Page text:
|The first excerpt represents the past or something you must release, and is drawn from Tess of the d'Urbervilles, A Pure Woman by Thomas Hardy:
didn't know it. But, Lord, I took no notice of the old
woman's ramblings, not I."
"Oh no--it is nothing," said Tess.
Then the talk was of business only.
"You can milk 'em clean, my maidy? I don't want my cow
going azew at this time o' year."
She reassured him on that point, and he surveyed her up
and down. She had been staying indoors a good deal, and
her complexion had grown delicate.
"Quite sure you can stand it? 'Tis comfortable enough
here for rough folk; but we don't live in a cowcumber
Tess of the d'Urbervilles, A Pure Woman
|The second excerpt represents the present or the deciding factor of the moment, and is drawn from Flame and Shadow by Sara Teasdale:
The Wind in the Hemlock
Flame and Shadow
How many million Aprils came
Before I ever knew
How white a cherry bough could be,
A bed of squills, how blue!
And many a dancing April
When life is done with me,
Will lift the blue flame of the flower
|The third excerpt represents the future or something you must embrace, and is drawn from An Old Maid by Honore de Balzac:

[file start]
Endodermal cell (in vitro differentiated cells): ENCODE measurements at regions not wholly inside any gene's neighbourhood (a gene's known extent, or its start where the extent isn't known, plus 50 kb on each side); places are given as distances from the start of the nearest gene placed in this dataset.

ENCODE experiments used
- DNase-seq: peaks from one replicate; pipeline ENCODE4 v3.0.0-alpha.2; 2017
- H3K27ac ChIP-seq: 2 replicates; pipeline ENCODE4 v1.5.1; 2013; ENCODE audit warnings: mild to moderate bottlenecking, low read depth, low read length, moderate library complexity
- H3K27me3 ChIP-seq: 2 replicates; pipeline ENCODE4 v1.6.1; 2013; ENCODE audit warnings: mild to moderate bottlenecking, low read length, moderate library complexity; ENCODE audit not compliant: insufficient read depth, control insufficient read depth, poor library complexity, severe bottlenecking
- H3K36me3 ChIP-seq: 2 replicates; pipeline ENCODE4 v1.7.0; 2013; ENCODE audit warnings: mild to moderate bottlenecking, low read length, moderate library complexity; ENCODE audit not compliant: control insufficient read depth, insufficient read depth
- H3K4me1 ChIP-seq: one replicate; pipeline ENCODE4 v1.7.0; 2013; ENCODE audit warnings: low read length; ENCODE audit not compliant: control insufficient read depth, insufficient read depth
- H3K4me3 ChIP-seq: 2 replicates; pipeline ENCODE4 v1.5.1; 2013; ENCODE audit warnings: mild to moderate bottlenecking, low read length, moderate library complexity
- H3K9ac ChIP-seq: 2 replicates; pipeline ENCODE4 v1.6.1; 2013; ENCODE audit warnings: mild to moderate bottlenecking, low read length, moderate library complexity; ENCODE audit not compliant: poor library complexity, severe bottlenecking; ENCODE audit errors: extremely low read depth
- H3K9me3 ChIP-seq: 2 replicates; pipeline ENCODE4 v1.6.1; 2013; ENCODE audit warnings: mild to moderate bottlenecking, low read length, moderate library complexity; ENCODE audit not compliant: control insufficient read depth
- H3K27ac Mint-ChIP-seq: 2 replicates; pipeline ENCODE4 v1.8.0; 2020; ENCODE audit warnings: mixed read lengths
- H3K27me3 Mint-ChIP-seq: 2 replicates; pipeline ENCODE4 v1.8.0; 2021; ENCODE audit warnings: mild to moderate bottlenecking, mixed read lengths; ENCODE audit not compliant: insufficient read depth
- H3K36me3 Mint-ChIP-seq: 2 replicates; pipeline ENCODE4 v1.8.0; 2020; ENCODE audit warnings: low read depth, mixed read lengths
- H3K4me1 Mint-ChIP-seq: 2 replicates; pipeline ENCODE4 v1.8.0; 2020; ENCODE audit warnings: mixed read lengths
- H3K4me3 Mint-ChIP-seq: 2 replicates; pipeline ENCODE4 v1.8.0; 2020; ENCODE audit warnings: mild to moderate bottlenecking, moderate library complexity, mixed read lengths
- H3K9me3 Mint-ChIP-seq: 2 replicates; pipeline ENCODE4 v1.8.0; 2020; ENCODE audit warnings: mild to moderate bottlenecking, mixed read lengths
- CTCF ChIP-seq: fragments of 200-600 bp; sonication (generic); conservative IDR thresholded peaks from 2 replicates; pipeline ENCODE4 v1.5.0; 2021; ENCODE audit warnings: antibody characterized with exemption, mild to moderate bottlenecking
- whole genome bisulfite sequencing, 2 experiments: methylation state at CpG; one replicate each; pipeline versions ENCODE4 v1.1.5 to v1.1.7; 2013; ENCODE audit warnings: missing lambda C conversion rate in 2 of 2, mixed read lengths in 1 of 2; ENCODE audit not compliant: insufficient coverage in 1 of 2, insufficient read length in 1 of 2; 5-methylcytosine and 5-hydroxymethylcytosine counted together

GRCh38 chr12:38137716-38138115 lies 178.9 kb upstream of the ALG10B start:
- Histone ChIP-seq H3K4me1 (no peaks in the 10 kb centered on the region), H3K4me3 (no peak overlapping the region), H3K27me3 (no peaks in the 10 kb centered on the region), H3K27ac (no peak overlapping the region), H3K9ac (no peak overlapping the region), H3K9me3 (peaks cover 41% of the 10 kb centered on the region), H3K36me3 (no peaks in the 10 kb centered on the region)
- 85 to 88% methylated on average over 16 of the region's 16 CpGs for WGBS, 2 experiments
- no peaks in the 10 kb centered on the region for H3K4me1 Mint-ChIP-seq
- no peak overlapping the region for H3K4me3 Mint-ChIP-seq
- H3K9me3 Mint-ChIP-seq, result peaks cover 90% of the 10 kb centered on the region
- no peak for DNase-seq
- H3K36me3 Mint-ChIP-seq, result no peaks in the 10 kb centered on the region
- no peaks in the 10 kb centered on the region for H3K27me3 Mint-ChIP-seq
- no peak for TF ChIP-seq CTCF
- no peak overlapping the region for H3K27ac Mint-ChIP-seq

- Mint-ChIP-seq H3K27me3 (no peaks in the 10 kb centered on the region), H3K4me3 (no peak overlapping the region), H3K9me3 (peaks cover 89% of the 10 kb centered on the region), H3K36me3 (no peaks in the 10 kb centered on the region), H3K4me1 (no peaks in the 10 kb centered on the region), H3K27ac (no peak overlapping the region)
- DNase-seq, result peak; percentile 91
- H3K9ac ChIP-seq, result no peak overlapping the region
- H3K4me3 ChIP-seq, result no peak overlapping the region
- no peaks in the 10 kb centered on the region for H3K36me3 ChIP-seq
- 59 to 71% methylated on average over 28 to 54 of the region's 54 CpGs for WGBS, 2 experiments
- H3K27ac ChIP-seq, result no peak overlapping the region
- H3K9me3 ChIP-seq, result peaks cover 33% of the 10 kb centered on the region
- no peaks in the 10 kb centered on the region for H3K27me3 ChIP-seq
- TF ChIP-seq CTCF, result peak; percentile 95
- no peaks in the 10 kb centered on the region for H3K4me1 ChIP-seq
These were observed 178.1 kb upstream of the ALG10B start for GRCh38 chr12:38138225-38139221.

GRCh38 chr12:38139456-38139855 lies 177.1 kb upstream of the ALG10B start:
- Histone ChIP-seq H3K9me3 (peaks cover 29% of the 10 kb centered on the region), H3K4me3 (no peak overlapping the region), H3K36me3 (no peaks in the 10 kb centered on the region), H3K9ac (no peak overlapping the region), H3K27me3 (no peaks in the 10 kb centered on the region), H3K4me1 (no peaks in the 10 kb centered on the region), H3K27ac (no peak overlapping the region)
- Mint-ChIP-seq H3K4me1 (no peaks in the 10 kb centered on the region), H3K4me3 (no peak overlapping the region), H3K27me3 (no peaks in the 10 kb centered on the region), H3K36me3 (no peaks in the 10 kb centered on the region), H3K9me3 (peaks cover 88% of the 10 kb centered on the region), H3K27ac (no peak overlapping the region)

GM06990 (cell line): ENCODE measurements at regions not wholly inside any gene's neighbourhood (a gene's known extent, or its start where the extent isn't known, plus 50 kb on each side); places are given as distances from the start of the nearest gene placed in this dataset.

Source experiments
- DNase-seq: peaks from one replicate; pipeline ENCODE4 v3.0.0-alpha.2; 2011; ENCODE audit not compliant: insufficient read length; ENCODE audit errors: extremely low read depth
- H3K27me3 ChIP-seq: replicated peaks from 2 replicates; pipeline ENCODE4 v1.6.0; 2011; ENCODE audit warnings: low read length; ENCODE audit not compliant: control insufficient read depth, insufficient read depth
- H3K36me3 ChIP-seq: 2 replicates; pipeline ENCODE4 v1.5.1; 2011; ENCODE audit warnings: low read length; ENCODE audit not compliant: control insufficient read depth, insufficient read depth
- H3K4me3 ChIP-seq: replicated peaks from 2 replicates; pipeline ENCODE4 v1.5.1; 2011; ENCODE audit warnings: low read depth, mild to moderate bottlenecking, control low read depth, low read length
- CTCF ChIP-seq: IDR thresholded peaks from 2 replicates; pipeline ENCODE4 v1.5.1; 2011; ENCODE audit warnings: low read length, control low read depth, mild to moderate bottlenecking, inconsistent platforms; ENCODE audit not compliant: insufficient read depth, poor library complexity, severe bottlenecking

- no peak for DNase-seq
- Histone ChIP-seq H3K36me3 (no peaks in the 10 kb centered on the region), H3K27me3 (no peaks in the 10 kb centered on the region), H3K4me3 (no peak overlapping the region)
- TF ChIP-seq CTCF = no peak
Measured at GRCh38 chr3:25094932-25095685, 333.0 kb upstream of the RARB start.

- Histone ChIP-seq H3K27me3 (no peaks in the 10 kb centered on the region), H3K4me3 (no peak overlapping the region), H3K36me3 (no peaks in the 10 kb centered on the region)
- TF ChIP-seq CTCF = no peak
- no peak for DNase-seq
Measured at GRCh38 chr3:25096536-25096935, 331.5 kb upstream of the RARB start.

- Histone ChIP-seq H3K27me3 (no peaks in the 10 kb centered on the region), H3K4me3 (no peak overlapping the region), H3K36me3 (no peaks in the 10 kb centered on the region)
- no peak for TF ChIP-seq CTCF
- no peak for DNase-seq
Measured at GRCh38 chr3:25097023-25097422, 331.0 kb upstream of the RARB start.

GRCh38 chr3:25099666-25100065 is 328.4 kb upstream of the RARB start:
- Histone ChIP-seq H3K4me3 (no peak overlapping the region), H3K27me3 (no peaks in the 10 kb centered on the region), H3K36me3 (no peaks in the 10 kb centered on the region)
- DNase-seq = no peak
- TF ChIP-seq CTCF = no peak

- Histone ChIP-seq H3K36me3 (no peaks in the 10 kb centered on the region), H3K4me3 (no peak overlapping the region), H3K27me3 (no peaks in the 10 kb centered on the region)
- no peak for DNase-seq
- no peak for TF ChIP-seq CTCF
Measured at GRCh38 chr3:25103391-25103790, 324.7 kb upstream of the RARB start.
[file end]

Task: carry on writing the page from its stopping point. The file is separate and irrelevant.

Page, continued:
agitations of the flesh, and thanking God for maintaining his dear
daughter in a state of celibacy; for he had, from his youth up,
adopted the principles of Saint John Chrysostom, who wrote that "the
virgin state is as far above the marriage state as the angel is above
humanity." Accustomed to reverence her uncle, Mademoiselle Cormon
dared not initiate him into the desires which filled her soul for a
change of state. The worthy man, accustomed, on his side, to the ways
of the house, would scarcely have liked the introduction of a husband.
Preoccupied by the sufferings he soothed, lost in the depths of
prayer, the Abbe de Sponde had periods of abstraction which the
habitues of the house regarded as absent-mindedness. In any case, he